From time to time the MT receives mail from SOTA participants about alleged rule-breaking by activators. Often this is in the form of “he wasn’t on the summit he claimed because the beam direction was wrong” or “he couldn’t have travelled from A to B in the time available”. Sometimes the evidence does seem very compelling.
Despite the attention this receives, the MT normally has a policy of not disqualifying such operations or removing them from the database. Why do we take this stance? We all undertake SOTA activities accepting a burden of trust from our peers and there is no way that we can verify that every activation is totally compliant with SOTA rules. Acting on this trust, we have to accept the word of each and every activator that they are indeed on the summit claimed, operating within the SOTA general rules, and complying with the terms of their licence/NoV.
Ultimately, if somebody decides to operate outside the rules of SOTA, it is only that one person who is directly affected. Any recognition for them based on achieving false goals will be totally meaningless.
So, what should honest participants do? The most important is NOT to make a big fuss on the Reflector. By all means inform the MT privately of your concerns, together with any supporting evidence, but please do not expect any immediate public action because we will consider very carefully what action to take.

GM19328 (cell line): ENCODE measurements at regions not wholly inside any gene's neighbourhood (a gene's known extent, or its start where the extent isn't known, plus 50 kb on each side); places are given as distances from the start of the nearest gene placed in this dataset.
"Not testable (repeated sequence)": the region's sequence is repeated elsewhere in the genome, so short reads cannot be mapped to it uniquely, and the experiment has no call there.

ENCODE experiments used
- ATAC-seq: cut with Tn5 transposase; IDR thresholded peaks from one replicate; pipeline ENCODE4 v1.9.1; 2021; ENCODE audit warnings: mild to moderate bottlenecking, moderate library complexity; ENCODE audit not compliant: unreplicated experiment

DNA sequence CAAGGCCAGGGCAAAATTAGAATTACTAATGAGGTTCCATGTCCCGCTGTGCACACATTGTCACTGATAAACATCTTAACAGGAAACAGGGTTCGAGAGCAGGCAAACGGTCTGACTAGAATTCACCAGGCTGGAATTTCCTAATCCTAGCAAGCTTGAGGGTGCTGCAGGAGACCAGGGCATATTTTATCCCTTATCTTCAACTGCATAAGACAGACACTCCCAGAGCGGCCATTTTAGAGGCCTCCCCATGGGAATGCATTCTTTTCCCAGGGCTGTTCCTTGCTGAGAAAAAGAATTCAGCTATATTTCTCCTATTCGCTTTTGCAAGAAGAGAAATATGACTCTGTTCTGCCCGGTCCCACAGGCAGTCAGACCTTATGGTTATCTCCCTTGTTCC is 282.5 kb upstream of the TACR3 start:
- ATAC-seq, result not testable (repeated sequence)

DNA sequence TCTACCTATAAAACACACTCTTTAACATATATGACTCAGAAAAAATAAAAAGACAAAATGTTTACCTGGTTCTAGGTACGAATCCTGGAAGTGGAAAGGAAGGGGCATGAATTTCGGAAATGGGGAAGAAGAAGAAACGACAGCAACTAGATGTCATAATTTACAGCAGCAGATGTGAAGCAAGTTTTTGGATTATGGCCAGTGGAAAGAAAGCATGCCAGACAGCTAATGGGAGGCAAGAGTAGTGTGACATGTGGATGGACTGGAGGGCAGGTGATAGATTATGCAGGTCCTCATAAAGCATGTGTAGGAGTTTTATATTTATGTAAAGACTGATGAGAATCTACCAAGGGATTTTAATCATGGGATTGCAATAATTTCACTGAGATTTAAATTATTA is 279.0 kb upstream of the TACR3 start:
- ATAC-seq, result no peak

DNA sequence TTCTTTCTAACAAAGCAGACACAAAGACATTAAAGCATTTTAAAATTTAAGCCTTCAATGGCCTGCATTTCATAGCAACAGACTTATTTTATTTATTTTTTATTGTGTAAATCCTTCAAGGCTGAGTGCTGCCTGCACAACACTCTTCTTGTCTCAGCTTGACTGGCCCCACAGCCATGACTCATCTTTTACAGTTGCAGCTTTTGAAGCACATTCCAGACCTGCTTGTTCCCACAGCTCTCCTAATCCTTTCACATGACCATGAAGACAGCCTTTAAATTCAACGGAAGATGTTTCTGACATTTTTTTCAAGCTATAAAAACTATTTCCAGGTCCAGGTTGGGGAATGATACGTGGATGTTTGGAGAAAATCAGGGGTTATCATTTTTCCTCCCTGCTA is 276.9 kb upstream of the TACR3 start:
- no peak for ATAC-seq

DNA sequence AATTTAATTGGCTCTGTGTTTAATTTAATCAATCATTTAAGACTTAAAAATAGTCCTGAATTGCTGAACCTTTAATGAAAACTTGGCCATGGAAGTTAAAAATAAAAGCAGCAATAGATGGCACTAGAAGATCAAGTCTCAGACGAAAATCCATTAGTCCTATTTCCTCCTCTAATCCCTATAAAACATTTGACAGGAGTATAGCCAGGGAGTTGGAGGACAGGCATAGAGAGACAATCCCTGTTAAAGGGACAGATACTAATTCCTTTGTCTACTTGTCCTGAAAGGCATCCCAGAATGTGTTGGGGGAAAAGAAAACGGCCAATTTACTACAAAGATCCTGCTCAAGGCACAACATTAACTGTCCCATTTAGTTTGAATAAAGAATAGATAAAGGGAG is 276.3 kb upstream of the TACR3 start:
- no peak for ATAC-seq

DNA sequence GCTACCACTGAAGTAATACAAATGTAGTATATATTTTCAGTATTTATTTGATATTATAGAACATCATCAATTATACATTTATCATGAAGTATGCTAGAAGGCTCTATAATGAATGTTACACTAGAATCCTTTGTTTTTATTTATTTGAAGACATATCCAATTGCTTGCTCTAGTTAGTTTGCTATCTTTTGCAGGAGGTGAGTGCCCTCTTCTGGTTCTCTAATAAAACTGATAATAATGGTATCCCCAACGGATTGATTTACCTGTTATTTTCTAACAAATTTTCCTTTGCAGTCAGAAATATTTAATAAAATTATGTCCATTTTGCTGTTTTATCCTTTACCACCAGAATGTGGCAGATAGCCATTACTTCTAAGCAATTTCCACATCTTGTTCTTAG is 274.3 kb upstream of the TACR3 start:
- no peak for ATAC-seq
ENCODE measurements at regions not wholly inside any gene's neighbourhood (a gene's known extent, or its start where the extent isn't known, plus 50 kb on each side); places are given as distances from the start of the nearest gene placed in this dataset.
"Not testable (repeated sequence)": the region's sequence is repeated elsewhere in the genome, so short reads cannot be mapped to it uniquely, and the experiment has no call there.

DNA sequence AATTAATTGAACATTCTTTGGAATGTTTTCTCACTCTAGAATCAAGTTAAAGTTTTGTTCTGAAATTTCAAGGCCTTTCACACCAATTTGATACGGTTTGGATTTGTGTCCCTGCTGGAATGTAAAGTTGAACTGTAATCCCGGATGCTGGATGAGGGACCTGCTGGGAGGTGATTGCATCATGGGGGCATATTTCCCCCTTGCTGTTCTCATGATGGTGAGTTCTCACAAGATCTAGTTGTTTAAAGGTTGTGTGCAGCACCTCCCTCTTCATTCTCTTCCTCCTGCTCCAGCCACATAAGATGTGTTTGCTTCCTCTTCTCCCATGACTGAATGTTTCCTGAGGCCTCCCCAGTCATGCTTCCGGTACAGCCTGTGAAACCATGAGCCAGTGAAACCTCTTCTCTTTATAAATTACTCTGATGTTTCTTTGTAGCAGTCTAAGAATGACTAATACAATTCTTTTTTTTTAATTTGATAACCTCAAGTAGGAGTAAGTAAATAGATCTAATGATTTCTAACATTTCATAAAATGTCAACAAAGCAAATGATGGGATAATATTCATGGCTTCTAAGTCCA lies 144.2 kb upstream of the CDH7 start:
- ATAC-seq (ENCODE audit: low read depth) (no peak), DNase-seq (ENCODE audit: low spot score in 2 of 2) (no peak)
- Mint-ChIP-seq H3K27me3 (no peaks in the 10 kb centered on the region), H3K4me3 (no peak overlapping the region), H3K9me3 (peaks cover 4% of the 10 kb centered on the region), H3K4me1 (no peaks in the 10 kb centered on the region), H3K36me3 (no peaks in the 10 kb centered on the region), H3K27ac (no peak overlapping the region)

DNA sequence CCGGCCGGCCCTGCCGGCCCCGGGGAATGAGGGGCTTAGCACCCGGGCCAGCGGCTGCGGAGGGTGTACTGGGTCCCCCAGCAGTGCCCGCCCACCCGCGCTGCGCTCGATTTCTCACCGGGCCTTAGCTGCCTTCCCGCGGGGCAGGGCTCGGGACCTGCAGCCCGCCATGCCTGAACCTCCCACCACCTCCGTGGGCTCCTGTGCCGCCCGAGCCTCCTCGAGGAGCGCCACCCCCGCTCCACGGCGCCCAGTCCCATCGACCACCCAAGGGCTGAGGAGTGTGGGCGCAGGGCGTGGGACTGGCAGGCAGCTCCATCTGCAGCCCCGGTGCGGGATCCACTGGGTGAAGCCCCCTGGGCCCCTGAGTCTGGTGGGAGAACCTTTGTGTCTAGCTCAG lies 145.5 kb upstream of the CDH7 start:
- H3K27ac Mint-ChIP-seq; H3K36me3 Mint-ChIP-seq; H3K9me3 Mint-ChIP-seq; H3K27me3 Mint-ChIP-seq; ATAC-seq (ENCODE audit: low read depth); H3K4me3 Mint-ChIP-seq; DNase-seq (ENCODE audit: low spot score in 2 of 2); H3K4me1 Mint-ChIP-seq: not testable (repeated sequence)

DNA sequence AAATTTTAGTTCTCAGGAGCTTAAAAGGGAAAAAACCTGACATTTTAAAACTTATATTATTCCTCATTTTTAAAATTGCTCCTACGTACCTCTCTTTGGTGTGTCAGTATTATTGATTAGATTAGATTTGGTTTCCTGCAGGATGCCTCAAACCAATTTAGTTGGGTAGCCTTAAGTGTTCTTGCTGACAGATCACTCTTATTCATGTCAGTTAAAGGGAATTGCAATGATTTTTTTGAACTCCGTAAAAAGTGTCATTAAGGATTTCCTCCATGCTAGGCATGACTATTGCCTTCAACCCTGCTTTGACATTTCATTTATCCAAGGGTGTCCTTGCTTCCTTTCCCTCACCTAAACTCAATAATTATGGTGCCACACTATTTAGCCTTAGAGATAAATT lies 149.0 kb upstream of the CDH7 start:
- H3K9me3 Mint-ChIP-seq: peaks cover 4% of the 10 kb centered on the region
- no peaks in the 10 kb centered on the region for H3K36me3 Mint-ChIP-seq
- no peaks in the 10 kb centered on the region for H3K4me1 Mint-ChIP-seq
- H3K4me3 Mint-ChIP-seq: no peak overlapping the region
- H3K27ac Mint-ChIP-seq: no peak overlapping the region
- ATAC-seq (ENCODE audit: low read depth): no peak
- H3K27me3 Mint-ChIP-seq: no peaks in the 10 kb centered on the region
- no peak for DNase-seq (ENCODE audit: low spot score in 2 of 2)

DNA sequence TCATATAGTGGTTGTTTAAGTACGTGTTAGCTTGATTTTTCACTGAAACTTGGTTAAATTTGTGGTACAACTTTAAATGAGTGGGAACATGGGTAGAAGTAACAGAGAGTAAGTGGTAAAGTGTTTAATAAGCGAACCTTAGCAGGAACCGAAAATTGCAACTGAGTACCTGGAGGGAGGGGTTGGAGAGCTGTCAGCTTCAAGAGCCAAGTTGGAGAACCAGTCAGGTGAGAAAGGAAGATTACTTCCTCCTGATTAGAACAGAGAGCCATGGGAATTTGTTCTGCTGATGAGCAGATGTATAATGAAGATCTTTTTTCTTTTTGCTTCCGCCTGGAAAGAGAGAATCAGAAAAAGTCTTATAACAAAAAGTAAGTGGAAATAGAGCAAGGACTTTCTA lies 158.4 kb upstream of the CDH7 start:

Generally, we believe that the best way to deal with the problem is to ignore it. If you believe that any participant is not “following the rules”, then just follow your instinct and operate as you prefer within the SOTA guidelines. The answer is in the hands of the vast majority of totally trustworthy SOTA participants to keep the programme working well.
We all know Amateur radio is not immune from problems, but it is just a hobby and not a competition. Remember, don’t get stressed about it; just be satisfied with your own personal goals and achievements.
SOTA Management Team